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Here's What People With Food Allergies Need to Know About COVID Vaccine

This top concern has caused some people to consider skipping the shot. Here’s the latest.
FACT CHECKED BY Cheyenne Buckingham

When the COVID-19 vaccine from Pfizer was still in development, some health experts raised concerns over whether its formulation would be safe for people with food allergies—similar to the way people with egg allergies were once advised to avoid the flu shot.

But good news: Not only has that guidance changed if you have egg allergies, but the U.S. Food and Drug Administration regulators recently announced that those with food allergies can receive the COVID-19 vaccine, as well. (Related: The One Vitamin Doctors Are Urging Everyone to Take Right Now.)

"About 1.6% of the population has had a severe allergic reaction of some sort or another to a food or some environmental aspect and we would really not like to have that many people not able to receive the vaccine," said Dr. Peter Marks, director of the FDA division that authorized the vaccine, at a press conference over the weekend.

That may seem like a small percentage, but for reference, the U.S. population sits at just over 328 million people. That means 1.6% would be about 5.2 million people who wouldn't be getting the vaccine if they were disqualified because of previous food or environmental allergies.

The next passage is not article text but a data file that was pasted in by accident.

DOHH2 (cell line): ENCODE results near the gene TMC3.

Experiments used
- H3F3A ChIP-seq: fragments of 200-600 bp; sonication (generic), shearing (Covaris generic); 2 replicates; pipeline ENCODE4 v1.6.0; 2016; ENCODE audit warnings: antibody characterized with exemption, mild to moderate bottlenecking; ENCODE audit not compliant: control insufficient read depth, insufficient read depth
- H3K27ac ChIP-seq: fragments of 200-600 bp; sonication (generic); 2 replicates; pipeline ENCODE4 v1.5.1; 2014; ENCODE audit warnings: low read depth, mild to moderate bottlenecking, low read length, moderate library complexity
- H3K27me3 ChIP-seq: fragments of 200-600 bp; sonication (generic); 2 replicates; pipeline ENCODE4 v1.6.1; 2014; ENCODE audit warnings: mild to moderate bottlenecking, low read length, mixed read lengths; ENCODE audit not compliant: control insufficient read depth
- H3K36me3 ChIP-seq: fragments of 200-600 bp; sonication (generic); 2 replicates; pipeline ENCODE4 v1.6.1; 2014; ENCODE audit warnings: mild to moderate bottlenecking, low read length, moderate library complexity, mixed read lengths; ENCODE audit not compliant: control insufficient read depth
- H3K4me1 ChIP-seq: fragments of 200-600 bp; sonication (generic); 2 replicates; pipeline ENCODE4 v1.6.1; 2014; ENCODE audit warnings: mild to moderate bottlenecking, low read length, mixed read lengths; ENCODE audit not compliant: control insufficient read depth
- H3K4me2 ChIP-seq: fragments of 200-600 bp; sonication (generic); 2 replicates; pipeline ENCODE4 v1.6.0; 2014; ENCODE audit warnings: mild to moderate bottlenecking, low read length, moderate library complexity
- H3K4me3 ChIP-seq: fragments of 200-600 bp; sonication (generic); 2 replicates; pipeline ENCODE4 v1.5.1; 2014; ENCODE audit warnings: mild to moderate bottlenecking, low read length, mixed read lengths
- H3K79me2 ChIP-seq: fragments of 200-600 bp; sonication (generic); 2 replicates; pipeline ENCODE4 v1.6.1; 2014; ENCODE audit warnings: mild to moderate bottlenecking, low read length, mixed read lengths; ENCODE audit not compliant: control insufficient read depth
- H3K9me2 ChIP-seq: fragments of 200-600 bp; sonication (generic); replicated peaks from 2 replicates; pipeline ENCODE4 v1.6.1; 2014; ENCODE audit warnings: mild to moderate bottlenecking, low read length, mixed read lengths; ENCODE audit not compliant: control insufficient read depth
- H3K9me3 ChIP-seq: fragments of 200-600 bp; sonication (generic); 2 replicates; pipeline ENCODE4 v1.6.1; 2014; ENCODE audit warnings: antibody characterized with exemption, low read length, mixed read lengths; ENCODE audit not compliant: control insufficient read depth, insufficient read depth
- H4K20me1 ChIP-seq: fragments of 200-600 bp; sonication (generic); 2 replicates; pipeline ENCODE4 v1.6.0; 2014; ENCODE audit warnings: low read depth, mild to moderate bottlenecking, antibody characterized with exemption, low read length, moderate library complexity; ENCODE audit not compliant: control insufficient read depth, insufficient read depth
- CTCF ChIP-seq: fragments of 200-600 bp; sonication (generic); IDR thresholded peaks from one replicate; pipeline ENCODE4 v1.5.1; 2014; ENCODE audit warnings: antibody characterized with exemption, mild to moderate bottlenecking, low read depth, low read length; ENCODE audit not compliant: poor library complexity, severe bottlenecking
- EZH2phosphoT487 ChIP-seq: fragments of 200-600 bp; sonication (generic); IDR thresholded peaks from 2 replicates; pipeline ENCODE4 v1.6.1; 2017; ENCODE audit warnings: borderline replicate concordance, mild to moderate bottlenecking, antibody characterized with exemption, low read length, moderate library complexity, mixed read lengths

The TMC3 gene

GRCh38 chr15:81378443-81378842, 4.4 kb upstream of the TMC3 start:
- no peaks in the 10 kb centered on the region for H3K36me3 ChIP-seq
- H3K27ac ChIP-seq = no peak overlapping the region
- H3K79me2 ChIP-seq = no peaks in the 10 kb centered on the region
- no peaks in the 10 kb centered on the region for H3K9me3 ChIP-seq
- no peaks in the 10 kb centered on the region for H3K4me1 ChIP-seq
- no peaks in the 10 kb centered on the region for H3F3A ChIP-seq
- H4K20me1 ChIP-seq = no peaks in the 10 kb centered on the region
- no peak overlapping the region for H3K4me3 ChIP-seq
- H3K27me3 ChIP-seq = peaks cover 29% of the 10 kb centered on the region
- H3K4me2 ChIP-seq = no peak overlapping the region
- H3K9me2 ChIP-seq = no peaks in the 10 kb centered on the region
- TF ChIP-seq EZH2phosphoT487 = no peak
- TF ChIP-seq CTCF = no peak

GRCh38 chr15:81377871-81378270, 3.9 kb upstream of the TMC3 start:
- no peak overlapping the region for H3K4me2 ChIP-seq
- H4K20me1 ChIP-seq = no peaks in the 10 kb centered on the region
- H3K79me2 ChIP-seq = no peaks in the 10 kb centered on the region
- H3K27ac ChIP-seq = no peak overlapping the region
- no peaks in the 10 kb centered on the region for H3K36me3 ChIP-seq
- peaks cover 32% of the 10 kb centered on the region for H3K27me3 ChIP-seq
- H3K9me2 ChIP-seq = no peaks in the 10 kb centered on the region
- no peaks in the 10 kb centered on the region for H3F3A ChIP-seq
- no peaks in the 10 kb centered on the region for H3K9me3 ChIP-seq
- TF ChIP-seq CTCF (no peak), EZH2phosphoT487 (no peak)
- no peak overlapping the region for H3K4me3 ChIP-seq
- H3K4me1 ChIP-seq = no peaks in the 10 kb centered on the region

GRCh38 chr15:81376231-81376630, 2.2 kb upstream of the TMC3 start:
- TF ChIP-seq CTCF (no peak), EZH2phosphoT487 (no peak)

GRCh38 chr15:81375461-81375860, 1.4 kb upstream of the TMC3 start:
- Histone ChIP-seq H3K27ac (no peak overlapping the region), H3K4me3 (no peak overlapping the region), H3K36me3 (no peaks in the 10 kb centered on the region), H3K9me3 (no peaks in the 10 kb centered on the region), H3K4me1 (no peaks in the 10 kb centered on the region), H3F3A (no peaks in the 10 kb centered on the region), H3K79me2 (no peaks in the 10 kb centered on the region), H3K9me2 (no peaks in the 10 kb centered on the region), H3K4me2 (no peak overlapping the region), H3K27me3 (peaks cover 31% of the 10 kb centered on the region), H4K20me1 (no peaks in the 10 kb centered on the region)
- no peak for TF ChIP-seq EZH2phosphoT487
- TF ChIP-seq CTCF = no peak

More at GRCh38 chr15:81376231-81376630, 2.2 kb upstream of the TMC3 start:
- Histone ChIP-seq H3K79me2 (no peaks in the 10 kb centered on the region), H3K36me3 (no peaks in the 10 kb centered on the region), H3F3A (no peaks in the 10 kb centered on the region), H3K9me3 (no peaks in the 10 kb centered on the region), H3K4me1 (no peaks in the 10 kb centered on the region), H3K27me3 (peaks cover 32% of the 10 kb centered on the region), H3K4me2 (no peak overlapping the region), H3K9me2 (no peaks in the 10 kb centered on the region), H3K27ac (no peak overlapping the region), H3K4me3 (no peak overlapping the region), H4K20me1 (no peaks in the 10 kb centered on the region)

There's a catch to that, though. If you've had a severe allergic reaction to other vaccines, including the flu shot, or you suspect you might have an issue with ingredients in this particular vaccine, you should probably avoid getting the vaccine until more is known about potential reactions, according to guidance from the CDC.

So far, there have been no reports of serious allergic reactions to the Pfizer vaccine among the 44,000 participants in the late-stage clinical trial—however, keep in mind the trial didn't include people who've had a history of reactions to other vaccines. Two health care workers in Britain did experience severe reactions on the first day of rollout, causing a shift in the procedure that required doctors to monitor each vaccinated person for 15 minutes after the shot, but no subsequent reactions have been reported.

If you have food allergies, especially ones that may include the threat of anaphylactic reactions, the FDA suggests having a conversation with your doctor before you get vaccinated, to make sure you won't be negatively affected by any of the vaccine ingredients.

And for more information on when the vaccine will become widely available, be sure to read This Is When Costco Will Have the COVID-19 Vaccine, CEO Says.

Elizabeth Millard
Elizabeth Millard is a freelance writer specializing in health, fitness, and nutrition. Read more
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